Wednesday, October 20, 2021

Written by Chris Hunt; Founder of Firefighter Garage

Home Fireplace Maintenance and Safety: Quick Tips

The NFPA estimates that 15,000 house fires are caused by fireplaces and chimneys per year in the United States.

And no one intends to have their fireplace cause a house fire. No one thinks it will happen to them.

But it does happen. Many times. Every day.

Fireplaces that are poorly maintained, too full, have blocked chimneys, or are surrounded by loose trash, are more likely to cause a house fire than well- maintained and well- managed fireplaces.

To minimize the chances that you’re the victim of the next house fire, you’ll need to take action.

we’ve gathered together some of the best fireplace safety tips from the National Fire Protection Association, US Fire Administration, and around the web.

Our Fireplace Safety Strategies

The following strategies are personal strategies we would use, and not professional advice to you or your circumstances. 

1. Clean your Fire Box after Every Fire

You should usually have a fire box and grate above your fireplace hearth, upon which the fire burns. This is to protect your hearth but also catch the ashes so they can minimize risk of a runaway fire.

You can use your fireplace tools, a broom or a scoop to clean out the ashes and leftover coals from inside the fireplace. Or, consider getting an ash vacuum which will suck up the fine particles and leave your fireplace extra clean.

Make sure you don’t burn yourself here – let the coals cool first and consider wearing a pair of heat resistant fireplace gloves. We prefer gloves with a leather exterior and Kevlar stitching as they resist heat the best.

The biggest risk in this instance is that there will be a build-up of coals over time in the fire box. These coals are highly susceptible to catching alight again if a new agent is introduced to the mix – a little heat, a new ember, a spark, or even a light breeze if they’re still hot from the last fire.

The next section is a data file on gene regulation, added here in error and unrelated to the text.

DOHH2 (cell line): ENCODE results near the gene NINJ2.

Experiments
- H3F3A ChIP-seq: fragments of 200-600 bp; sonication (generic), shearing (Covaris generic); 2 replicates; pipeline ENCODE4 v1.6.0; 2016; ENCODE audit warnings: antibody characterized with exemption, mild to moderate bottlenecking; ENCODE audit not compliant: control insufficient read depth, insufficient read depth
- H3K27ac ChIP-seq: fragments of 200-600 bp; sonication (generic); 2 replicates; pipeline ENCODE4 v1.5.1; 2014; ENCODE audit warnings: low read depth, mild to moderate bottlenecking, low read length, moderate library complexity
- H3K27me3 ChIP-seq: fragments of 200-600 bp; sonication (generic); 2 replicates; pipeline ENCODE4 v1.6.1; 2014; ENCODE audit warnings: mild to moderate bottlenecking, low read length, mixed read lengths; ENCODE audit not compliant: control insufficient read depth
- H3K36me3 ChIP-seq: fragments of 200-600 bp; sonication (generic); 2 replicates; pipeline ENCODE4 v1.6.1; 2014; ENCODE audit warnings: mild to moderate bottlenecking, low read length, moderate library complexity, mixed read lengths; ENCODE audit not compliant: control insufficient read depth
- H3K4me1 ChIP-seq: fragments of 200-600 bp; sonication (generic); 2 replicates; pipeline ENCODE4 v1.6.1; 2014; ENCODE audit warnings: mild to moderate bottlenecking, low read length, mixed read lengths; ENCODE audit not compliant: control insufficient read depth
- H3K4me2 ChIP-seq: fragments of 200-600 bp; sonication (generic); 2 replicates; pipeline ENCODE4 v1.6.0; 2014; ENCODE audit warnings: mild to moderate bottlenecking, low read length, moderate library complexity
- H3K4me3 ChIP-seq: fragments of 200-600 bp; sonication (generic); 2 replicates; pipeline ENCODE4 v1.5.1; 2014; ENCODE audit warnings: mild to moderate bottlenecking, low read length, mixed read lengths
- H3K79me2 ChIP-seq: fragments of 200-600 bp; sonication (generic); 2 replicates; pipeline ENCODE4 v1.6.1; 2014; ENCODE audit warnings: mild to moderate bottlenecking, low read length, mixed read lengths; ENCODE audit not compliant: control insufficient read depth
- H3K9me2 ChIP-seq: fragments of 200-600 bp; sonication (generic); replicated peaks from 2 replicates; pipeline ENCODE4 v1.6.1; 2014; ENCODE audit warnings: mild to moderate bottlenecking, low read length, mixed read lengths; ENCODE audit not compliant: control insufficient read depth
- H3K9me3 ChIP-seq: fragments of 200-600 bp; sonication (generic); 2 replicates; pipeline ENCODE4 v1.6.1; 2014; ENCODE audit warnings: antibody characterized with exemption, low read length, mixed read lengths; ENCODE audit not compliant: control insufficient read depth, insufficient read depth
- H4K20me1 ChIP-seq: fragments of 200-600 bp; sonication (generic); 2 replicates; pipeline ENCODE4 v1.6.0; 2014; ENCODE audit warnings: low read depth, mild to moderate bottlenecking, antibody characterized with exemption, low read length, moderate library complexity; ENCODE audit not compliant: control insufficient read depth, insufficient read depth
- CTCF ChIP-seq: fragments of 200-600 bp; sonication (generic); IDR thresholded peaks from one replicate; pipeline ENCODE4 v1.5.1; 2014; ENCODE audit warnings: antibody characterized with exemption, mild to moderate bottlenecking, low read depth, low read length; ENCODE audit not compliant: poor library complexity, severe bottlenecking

So keep that fireplace hearth clean and clear of fuels! 

2. Keep your Chimney Maintained

Carbon particles cause build-up on the walls of chimneys over time – much in the same way that our arteries get clogged as we age.

If there is too much build-up of gunk in the chimney, it can become a fire hazard – for two reasons.

Firstly, it’s a fuel. This gunk can catch alight and cause a fire in the chimney.

Secondly, it can block your chimney. When the chimney is blocked, smoke starts building-up in your home, potentially causing poisoning in your lungs (don’t forget – you need a carbon monoxide alarm in your home!).

If you can’t personally maintain your chimney, you can pay a professional chimney sweep once a year to come by and ensure the chimney is cleaned and maintained to prevent fires. 

3. Ensure no Fuels are within 3 feet of the Fireplace

The NFPA suggests that you should keep the area surrounding your fire clean and clear of anything that might cause a fire to spread outside of the fire itself.

Typical culprits include loose paper, newspaper, tissues, kindling and fire lighting matches.

The best thing you can do to keep the area around your fireplace clean is to get a fireplace tool kit and log rack. A fireplace tool kit usually includes a broom, shovel, tongs and poker. The broom and shovel can be used to clean out the area around the fire and removing any old loose charcoals from previous fires. The poker and tongs can be used to ensure your fire is contained within the fireplace while it burns.

But maybe the best part of a combination fireplace tool kit and firewood rack is to keep the logs, newspaper and kindling out of the way and neatly secured. Ensure your log rack is not in direct line of sight from the fireplace. Instead, it should sit to the side where embers cannot ‘spit’ out and land on your stored kindling or newspapers. 

4. Use a Fireplace Screen

Fireplace screens serve two purposes. Firstly, you need to protect your children and pets from accidentally stumbling into a fire.

But it can also help to minimize chances of embers spitting out into the living room. Spitting embers is a huge fireplace hazard, as laid out in this US Fire Administration tip sheet on heating fire hazards.